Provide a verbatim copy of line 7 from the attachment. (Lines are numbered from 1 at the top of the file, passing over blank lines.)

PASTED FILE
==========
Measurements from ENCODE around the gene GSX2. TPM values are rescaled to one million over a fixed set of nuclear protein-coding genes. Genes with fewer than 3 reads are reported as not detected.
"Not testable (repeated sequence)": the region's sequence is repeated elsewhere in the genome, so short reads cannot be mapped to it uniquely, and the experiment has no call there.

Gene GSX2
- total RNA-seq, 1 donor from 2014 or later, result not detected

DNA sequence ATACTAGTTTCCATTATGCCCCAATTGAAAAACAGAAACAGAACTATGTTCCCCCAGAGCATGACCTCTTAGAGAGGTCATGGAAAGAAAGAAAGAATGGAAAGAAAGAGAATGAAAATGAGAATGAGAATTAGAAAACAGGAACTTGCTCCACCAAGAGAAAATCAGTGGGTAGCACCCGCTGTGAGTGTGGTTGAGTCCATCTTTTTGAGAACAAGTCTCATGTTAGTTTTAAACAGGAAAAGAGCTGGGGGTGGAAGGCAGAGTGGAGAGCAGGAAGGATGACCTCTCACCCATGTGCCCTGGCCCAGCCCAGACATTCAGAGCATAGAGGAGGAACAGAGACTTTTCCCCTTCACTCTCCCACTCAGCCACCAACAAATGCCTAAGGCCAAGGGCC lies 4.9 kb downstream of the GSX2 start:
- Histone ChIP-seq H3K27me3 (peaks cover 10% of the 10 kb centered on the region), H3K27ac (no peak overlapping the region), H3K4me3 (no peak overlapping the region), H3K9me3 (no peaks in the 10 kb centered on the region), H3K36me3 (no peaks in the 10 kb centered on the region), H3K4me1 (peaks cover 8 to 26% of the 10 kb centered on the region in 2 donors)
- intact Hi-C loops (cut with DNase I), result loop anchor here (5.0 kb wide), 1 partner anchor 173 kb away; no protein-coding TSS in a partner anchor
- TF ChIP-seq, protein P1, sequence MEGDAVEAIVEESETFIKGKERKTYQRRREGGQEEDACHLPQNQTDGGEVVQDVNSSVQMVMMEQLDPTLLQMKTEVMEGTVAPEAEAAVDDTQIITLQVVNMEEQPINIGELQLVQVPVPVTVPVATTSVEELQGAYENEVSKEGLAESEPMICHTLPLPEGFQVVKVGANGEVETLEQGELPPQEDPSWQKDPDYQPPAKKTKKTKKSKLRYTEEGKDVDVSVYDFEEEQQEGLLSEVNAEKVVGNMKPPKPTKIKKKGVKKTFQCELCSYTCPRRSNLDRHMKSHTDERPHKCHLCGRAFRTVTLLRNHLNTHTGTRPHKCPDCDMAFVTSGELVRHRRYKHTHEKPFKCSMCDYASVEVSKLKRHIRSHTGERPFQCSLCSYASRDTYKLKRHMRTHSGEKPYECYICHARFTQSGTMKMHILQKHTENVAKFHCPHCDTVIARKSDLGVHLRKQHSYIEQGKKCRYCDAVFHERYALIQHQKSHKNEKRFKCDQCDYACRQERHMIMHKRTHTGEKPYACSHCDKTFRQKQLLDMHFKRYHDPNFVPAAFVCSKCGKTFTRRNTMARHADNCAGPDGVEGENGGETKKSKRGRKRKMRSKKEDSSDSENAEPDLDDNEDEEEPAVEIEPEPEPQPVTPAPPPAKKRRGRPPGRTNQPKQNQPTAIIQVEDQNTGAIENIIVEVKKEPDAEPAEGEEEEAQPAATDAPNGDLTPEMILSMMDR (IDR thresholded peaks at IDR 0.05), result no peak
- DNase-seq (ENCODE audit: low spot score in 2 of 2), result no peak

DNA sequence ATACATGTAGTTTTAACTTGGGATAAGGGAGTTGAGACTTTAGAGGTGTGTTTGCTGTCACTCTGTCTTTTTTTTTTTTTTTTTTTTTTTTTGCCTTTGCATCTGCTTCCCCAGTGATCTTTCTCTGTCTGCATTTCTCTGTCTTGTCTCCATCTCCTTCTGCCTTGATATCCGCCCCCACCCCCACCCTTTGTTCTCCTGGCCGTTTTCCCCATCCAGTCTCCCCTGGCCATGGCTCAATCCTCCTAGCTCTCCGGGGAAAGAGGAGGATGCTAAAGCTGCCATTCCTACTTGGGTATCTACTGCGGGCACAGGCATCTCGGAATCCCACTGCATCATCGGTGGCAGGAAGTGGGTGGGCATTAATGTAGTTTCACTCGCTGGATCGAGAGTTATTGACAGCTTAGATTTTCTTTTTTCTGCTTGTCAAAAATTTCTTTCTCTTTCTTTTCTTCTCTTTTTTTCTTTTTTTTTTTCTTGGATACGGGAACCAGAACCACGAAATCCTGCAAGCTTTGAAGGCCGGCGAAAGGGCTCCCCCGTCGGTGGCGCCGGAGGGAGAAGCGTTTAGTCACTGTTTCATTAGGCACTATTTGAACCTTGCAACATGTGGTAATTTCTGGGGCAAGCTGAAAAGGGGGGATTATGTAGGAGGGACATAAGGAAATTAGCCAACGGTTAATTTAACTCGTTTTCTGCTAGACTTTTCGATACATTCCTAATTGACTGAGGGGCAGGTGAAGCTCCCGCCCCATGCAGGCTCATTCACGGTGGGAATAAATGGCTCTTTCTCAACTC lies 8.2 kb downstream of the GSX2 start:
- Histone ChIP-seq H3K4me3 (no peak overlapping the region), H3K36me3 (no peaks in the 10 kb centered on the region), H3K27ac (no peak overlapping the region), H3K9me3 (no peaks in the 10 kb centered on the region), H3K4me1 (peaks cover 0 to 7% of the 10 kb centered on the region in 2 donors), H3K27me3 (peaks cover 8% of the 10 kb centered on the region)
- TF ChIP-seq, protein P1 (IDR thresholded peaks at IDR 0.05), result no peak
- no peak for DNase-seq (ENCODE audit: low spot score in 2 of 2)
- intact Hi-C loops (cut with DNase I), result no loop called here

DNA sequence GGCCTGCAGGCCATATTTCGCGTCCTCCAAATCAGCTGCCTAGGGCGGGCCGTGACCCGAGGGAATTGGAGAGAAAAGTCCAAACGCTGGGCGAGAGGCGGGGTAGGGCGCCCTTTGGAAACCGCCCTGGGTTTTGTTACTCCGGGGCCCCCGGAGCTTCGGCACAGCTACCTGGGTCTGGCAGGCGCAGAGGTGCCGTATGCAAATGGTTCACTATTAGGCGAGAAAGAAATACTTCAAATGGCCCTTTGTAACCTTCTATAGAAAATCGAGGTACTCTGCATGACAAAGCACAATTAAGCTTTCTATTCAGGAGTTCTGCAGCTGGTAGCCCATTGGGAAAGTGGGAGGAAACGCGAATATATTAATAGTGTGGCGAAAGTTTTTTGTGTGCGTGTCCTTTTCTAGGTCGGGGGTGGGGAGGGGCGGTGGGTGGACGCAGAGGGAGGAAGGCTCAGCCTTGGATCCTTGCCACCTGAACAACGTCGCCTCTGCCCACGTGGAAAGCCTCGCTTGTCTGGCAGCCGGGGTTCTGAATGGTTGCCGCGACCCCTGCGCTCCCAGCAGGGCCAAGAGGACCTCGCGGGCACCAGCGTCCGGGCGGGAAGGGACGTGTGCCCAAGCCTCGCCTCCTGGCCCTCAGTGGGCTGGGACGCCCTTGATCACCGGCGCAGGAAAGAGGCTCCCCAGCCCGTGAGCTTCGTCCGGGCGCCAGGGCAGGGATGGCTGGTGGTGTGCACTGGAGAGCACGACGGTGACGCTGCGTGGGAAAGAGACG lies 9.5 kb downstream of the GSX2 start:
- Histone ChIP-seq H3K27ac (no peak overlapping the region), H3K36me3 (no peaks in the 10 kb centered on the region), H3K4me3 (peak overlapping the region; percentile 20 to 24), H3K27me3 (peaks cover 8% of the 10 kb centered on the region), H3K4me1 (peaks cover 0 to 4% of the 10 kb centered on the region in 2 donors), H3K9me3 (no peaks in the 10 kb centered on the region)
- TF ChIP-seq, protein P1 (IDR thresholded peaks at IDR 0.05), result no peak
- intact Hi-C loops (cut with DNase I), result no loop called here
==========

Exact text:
- intact Hi-C loops (cut with DNase I), result loop anchor here (5.0 kb wide), 1 partner anchor 173 kb away; no protein-coding TSS in a partner anchor